by Taylor Replane, Watershed School Art Educator
At Watershed School, a project based, experiential learning school in Boulder Colorado, students and teachers culminate our spring semester a month early to design and implement a completely new, month-long course. Each “Expedition”, as our courses are called, have an Essential Question that guides the teacher’s planning and the student’s learning. The essential question for this course was, “What does it mean to walk well in the world?” In order to answer this question, students contemplated the difference between a tourist and a traveler and reflected on their own character in order to explore what it means to be a global citizen.
Our trip to Cambodia provided students with the opportunity to exercise humility, grit, curiosity and myriads of other character traits while encountering another culture drastically different from their own. Students were responsible for assessing their character in order to set appropriate goals for the trip. Additionally, they were provided with lessons and instruction on how to create a travel journal that used a range of writing and artistic techniques to capture reflections on the internal and external experiences of being in another country. On the trip we traveled from Bangkok, Thailand to Siem Reap, Cambodia where we practiced speaking Khmer, visited Angkor Wat, took a cooking class and acclimated to a new culture.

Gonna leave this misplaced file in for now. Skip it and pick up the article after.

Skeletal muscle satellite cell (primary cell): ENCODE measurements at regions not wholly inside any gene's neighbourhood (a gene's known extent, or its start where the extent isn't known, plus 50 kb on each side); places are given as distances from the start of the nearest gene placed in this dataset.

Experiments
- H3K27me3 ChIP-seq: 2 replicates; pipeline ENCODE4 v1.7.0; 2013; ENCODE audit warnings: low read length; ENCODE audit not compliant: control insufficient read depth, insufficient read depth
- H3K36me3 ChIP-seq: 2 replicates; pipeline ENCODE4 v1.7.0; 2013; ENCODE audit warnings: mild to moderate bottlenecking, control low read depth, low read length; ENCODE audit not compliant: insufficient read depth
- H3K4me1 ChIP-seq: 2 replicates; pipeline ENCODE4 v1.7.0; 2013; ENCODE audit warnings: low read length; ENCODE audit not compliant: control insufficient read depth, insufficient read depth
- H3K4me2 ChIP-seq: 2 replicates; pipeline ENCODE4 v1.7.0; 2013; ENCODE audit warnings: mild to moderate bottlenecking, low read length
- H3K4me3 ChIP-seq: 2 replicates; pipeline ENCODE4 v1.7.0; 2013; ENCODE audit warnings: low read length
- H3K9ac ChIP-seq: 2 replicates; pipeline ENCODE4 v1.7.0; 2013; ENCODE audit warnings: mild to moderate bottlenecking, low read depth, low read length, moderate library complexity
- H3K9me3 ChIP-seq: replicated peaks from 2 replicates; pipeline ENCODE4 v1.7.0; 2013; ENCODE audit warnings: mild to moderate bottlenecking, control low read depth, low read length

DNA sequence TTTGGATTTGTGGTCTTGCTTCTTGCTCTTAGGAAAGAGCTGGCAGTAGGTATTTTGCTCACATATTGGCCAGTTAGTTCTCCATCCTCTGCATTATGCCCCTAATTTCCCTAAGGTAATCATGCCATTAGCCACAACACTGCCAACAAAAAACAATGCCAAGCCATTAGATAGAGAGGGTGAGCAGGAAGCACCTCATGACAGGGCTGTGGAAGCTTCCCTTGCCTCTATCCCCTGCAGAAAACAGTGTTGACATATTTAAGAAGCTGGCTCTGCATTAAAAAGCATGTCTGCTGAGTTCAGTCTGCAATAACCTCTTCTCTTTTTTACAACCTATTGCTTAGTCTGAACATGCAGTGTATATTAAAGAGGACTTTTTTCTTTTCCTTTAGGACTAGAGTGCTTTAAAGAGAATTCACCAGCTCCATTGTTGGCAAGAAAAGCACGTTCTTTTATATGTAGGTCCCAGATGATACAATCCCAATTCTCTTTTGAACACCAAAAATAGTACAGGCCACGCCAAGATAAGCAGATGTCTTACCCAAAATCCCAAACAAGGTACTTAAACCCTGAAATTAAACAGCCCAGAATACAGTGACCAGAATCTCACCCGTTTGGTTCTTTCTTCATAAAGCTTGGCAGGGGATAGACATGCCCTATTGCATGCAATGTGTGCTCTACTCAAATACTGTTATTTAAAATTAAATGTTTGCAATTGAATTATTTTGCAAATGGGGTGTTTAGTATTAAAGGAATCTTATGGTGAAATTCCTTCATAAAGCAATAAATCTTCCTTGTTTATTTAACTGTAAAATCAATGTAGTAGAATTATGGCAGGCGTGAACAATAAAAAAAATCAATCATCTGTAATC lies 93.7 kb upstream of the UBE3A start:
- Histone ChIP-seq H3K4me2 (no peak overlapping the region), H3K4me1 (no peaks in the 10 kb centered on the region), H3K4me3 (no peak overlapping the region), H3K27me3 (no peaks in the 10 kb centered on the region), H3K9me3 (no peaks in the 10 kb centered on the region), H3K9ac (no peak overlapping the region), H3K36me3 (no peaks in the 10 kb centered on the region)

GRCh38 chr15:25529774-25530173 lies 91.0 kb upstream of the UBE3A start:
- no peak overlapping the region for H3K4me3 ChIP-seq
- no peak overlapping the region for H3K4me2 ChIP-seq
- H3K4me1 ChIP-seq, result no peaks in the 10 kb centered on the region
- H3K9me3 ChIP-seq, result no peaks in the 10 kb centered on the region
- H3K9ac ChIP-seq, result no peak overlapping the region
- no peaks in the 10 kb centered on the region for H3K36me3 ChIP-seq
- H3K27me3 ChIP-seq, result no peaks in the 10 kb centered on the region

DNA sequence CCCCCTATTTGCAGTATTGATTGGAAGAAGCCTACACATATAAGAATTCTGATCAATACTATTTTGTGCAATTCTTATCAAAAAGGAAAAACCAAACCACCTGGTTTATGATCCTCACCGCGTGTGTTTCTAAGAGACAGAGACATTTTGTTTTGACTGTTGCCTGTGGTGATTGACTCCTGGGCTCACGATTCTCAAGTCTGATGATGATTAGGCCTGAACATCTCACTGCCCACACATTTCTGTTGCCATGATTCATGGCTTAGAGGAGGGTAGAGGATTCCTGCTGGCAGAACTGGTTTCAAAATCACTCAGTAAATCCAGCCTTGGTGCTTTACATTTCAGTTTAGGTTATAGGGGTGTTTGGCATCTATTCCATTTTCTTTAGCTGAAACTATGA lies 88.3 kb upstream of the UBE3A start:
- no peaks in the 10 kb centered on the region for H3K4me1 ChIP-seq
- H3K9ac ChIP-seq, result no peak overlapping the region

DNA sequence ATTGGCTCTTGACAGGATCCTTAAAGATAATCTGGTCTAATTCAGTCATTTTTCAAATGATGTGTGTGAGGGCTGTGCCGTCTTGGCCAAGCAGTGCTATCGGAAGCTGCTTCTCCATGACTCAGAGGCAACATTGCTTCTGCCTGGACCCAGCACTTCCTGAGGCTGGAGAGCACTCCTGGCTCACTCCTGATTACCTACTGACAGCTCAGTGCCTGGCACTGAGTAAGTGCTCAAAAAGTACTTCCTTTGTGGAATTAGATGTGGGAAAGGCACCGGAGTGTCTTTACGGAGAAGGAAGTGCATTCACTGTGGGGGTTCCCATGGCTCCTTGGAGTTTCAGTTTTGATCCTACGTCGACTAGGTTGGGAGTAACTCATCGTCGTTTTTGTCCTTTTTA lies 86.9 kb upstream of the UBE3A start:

The cornerstone of our course was traveling to Battambang to work with Children’s Future. It was there that we engaged in a cultural exchange, learning languages, playing soccer, cooking a meal together, but in its essence we were, in one of our student’s words, “building connections with people who don’t speak your same language…we realized how to observe and how to follow another culture…how to have fun with people from half way around the world. We learned that we have lots of similarities, no matter our background, we were all just teenagers that like to laugh and tease each other”.
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